"Everyone thinks the Bank of England is going to take off 25 basis points in November, including us," said Elaine Cairns, manager at Standard Life Assurance.
That cut, she said, "is already priced in". She expects the pound to fall to DM2.60 over the next year.
On Friday, the pound fell more than one pfennig to DM2.7701. Against the dollar, the pound fell to $1.6913 from $1.6947 late Thursday.
The UK currency has fallen 19 pfennig in the past two months on concernthat UK rates will fall while the Bundesbank stands pat.
Last week, Germany's policy makers kept Germany's key rate unchanged at 3.30 per cent, while an economic report on Friday confirmed that UK growth is slowing, making a British rate cut more likely.
Gross domestic product grew an annual 2.5 per cent in the third quarter. That was better than the 2.4 per cent expected by analysts but less than the 3.0 per cent growth in the previous quarter.
"There'll be a growth pause over the next year and in that background it's appropriate for rates to come down," said Stuart Wigfall, manager at Fuji-Lord Abbett International.
He expects the pound will fall to $1.60 in the coming months and the benchmark interest rate will fall to 6.50 per cent by the third quarter next year. "We're not as optimistic as the futures market," he said.
The implied yield on the June interest rate futures contract stands at 5.87 per cent, far enough below current three-month lending rates to suggest many traders expect rates will fall below 6 per cent by the middle of next year.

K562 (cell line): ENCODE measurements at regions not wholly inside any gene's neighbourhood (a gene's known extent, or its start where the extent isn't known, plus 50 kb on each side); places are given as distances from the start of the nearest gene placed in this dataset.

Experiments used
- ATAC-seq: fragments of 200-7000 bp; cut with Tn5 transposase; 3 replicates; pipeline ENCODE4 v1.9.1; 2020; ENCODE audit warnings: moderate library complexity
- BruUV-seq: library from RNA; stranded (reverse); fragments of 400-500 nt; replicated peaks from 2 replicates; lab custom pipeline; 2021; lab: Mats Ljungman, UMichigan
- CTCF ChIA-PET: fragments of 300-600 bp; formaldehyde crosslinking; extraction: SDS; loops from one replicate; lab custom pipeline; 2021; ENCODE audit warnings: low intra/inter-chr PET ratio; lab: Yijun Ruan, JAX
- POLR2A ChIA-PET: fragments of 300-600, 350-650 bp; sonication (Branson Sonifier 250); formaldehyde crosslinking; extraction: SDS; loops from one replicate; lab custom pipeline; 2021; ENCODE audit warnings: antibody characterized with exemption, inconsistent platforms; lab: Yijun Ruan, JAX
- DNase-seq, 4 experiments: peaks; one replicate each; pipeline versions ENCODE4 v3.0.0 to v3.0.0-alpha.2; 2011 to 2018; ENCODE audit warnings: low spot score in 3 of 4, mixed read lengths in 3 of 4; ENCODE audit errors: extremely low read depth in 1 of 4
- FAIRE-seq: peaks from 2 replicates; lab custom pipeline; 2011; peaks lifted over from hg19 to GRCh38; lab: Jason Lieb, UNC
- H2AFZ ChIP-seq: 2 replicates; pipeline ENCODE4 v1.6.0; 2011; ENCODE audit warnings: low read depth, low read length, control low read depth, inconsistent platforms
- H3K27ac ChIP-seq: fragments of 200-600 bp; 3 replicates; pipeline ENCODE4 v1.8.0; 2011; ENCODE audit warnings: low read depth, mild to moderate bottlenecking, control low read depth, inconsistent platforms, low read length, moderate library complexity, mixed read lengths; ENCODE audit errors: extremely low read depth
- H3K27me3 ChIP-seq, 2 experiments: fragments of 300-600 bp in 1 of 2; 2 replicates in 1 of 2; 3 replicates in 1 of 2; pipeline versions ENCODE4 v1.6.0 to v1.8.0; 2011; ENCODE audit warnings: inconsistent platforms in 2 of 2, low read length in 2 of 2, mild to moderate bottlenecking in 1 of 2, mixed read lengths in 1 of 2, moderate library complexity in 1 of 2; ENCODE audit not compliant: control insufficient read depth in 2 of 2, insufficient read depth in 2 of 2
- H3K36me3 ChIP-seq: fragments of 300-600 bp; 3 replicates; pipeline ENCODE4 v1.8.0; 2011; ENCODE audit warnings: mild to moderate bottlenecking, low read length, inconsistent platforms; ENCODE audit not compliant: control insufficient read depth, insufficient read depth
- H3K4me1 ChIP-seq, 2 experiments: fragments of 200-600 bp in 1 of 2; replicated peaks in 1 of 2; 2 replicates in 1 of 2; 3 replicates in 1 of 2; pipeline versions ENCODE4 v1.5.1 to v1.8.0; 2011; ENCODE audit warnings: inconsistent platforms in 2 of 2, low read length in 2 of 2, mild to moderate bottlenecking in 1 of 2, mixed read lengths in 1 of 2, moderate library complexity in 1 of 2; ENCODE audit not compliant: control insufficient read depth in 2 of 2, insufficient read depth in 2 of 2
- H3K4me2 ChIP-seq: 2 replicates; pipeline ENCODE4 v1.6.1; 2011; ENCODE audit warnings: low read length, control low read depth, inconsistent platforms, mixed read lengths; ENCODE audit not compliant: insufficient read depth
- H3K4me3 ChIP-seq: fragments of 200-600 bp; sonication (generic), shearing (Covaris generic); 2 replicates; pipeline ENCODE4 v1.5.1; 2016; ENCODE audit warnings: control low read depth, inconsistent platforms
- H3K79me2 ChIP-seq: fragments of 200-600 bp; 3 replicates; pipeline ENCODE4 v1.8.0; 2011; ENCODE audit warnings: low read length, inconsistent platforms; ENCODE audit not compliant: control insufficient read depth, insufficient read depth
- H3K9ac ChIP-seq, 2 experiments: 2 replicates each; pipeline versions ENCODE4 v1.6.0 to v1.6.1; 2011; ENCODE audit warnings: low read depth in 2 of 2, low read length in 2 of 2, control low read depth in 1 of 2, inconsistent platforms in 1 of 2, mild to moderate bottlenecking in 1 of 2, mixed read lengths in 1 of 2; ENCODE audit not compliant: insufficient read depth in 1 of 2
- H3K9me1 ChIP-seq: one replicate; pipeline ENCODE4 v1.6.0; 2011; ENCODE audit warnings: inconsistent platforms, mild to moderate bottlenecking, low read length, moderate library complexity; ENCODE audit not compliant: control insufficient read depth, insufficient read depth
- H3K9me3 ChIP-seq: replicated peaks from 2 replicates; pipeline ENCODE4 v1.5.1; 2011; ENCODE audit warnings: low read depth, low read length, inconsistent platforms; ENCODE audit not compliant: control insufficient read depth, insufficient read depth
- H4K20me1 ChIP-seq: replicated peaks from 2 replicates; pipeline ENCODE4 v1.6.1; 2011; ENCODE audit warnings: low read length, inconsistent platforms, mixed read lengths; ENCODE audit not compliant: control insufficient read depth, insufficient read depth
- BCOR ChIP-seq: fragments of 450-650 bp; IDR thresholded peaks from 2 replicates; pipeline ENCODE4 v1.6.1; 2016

The implied yield on the December contract, meantime, stands at 6.71 per cent, suggesting expectations that borrowing costs will fall by 50 basis points before the end of the year. Some investors said those expectations are overdone.
"I'm not convinced sterling will fall, because I'm not convinced rates will come down as quickly or as far as the market is saying," said Theodora Zemek, at M&G Investment Management.
"The pound is probably fairly valued here."
The dollar rose for the fourth day on Friday against the yen after the Japanese government took over Long-Term Credit Bank of Japan and Moody's Investors Service said it may cut the ratings of four major Japanese banks.
The nationalisation of LTCB is the first test of a plan to revitalise the debt-burdened banking system, a process which could take several years.
"There is hope for a recovery but the immediate situation is still very bad [for the economy and the yen]," said Keisuke Aso, foreign exchange manager at Bank of Tokyo Mitsubishi. He said that sentiment will push the dollar to Y120 this week.
The dollar rose as high as Y119.59 before giving up some of those gains in New York on Friday on talk that investment banks and some hedge funds sold dollars to cover recent losses in other markets.
"Hedge funds continue to unwind" dollar positions said Domenick Presa, chief trader at Generale Bank. "We know there's an interest to sell dollars above Y119."